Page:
Outdoor Play Hazards

HRS Chicago does not recommend outside playtime for domestic rabbits in the US. We have seen far too many injuries and “rare” parasites in our rescued rabbits to comfortably give it the OK. Some of the hazards include :

Outdoor Hazards: Hawks and Crows

The increasing presence of hawks in our area poses a serious threat. In just a matter of seconds, these birds can swoop down and capture a rabbit, even within the confines of a yard or on a deck. It’s important to recognize that open-top pens don’t offer foolproof protection against attacks from birds of prey, dogs, or cats.

Harness and Leash Dangers

Never ever put a harness or leash on a rabbit. Rabbit skeletons are really fragile, they make up only 8% of their body weight, as opposed to 13% in cats. Their skeletons are often referred to as “bird-like.” One swift move from a rabbit in a harness on a leash and their spine can easily snap.

Poisonous Plants

Backyards and gardens are often filled with seemingly harmless yet poisonous weeds and plants. Unfortunately, our domestic companion rabbits lack the instinct to avoid these potentially harmful plants, putting them at risk of ingestion and subsequent health issues.

Chemical Exposure from Lawns

Chemicals commonly used on lawns, such as fertilizers, herbicides, and insecticides, can pose a significant threat to rabbits. As they groom themselves, rabbits may inadvertently ingest these chemicals, resulting in severe illness or death.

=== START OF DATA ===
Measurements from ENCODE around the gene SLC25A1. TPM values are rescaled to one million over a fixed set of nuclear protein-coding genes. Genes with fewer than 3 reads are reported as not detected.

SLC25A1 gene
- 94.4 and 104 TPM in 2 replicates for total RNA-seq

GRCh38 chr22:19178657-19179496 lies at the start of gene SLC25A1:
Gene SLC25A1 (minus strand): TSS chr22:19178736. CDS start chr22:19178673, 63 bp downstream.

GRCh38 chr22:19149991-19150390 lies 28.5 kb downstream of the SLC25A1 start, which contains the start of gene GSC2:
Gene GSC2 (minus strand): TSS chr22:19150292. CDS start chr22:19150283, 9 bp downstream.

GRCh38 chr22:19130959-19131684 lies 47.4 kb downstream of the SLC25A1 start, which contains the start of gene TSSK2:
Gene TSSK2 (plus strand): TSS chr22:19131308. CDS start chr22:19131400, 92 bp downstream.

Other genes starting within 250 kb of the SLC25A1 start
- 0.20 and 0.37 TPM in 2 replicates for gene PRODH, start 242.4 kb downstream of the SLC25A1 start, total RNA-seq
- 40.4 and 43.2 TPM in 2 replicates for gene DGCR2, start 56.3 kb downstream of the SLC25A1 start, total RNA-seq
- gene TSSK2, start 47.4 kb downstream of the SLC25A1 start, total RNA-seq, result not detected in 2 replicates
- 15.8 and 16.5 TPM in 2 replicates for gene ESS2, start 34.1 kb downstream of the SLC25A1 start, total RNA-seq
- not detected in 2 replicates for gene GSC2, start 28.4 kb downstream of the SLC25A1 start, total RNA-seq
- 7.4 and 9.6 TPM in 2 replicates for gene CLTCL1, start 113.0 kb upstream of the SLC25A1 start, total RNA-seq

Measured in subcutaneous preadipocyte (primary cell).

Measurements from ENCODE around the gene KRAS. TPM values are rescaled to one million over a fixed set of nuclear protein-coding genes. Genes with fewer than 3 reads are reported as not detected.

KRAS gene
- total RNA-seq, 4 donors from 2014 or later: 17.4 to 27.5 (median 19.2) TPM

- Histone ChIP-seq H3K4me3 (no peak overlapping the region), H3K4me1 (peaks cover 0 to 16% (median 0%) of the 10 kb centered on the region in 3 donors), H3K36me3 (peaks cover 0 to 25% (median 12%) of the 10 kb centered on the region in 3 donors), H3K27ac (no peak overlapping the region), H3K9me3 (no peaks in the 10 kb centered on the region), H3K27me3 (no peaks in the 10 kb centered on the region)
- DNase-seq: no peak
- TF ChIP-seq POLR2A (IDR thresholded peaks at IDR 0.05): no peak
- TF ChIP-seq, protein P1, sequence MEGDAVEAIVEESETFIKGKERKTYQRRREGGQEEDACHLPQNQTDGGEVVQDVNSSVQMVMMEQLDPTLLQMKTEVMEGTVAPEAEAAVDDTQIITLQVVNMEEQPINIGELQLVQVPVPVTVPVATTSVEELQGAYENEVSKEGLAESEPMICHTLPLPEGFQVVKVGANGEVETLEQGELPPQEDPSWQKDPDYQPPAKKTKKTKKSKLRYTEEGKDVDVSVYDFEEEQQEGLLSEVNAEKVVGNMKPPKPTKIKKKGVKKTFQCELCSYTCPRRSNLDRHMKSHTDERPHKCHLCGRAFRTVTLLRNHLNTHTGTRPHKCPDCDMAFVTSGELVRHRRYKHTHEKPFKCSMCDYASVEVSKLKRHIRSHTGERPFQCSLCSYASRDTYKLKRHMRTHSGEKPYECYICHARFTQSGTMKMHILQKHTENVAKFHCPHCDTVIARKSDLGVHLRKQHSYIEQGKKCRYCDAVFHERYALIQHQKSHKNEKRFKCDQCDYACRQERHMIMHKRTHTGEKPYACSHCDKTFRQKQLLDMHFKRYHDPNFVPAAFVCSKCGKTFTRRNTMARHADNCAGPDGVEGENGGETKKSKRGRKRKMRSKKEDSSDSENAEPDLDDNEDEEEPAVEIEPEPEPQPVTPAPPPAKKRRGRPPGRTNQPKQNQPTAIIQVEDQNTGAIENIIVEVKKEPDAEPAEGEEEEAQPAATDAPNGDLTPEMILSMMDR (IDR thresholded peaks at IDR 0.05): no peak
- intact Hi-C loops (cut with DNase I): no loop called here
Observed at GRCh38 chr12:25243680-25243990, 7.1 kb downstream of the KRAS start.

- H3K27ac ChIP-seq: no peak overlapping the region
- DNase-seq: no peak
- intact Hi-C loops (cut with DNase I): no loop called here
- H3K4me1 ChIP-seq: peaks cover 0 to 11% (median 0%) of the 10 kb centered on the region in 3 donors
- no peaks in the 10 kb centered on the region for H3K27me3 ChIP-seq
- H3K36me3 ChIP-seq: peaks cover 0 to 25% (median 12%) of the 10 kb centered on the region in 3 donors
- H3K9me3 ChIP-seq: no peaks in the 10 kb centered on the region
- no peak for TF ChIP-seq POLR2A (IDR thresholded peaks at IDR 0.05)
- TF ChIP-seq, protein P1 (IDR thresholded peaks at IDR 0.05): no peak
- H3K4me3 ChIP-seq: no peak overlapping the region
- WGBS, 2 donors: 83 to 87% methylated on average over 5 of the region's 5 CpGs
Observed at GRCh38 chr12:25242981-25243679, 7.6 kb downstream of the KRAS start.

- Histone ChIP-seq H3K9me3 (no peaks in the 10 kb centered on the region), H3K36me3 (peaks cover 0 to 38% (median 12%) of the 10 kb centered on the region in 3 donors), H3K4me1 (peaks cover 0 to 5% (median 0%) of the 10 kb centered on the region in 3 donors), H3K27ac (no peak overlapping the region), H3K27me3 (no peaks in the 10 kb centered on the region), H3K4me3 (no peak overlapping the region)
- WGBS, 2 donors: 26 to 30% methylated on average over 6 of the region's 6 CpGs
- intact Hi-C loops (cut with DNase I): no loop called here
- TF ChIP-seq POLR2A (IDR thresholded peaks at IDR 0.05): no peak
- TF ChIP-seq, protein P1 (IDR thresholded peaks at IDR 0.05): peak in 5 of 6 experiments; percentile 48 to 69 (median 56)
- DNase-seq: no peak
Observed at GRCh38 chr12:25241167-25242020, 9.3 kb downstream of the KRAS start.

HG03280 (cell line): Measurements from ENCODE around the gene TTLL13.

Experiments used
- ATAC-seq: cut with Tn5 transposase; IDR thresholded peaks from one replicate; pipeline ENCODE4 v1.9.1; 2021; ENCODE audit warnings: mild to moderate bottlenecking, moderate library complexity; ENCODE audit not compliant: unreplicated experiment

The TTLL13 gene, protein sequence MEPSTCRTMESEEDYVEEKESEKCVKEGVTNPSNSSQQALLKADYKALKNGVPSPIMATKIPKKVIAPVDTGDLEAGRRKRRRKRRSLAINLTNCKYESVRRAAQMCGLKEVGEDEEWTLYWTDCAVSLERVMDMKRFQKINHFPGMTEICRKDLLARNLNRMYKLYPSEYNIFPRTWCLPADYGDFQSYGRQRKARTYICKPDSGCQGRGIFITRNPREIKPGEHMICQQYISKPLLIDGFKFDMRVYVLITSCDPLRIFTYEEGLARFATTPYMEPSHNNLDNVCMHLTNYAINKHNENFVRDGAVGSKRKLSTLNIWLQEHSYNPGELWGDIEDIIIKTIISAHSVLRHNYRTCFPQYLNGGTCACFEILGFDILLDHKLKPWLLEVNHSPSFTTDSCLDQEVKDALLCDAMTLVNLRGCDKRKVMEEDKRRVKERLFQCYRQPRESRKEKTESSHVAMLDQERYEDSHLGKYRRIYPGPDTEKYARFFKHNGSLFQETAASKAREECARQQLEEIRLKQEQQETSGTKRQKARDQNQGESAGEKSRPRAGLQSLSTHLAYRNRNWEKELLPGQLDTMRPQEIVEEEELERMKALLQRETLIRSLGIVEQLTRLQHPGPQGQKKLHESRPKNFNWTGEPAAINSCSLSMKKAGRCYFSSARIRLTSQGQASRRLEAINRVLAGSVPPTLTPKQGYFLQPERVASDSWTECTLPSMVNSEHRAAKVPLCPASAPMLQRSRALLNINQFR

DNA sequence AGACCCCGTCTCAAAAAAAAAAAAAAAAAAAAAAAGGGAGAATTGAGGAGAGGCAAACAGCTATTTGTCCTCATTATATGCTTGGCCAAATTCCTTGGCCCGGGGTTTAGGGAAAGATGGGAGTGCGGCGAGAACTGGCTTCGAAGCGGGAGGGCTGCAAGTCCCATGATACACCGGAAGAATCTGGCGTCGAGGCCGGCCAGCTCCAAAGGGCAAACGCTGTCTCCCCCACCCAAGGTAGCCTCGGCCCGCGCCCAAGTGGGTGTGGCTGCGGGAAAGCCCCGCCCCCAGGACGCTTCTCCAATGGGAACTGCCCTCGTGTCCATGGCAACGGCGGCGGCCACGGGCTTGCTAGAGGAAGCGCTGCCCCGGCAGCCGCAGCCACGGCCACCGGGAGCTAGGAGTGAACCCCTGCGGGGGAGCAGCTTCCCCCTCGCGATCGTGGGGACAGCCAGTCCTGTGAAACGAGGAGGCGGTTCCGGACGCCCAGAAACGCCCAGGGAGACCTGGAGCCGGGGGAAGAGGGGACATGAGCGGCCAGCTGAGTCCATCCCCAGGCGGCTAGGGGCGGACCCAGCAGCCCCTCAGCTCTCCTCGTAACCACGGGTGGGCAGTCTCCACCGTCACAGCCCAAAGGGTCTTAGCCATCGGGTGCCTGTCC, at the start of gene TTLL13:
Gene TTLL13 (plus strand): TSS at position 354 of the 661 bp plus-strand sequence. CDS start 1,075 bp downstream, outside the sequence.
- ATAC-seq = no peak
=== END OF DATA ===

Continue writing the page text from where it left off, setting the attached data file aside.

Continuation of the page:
Pests and Diseases

The outdoor environment introduces the risk of pests and diseases. Fleas, mites, myiasis, cuterebra(bot fly larva), tapeworm, sarcocystis, toxoplasma, and baylisascaris are all commonly seen in rabbits that have spent time outdoors in our area.

RHDV2 Virus

The highly contagious and lethal RHDV2 virus is in Chicago. It can be transmitted through contaminated grass, soil, insects and more. It’s strongly advised to have your rabbits vaccinated and keep them indoors to minimize exposure.

Indoor Play Areas

Given the multitude of outdoor risks, creating indoor play areas for your rabbit is the safest option. Whether using spare bedrooms, basements, or corners of family rooms, you can design a bunny playground with various stimulating elements, ensuring a secure and enjoyable space for your rabbit to exercise, play, hop, leap, and dance without the associated outdoor dangers.

GI Stasis

GI stasis, or ileus, is a condition in which the rabbit’s gastrointestinal system becomes sluggish or stops moving altogether. It can result from various factors, including poor diet, dehydration, stress, dental issues, or other painful underlying medical problems. The signs of stasis may include reduced or absent fecal output, decreased appetite, lethargy, and a hunched posture. True stasis is often a symptom of a more serious condition as opposed to a disease itself.

Here are steps to address a rabbit in stasis:

  1. Seek Veterinary Care: If you suspect your rabbit is suffering from stasis, consult a veterinarian experienced in treating rabbits. Prompt medical attention is essential to determine the underlying cause and initiate treatment.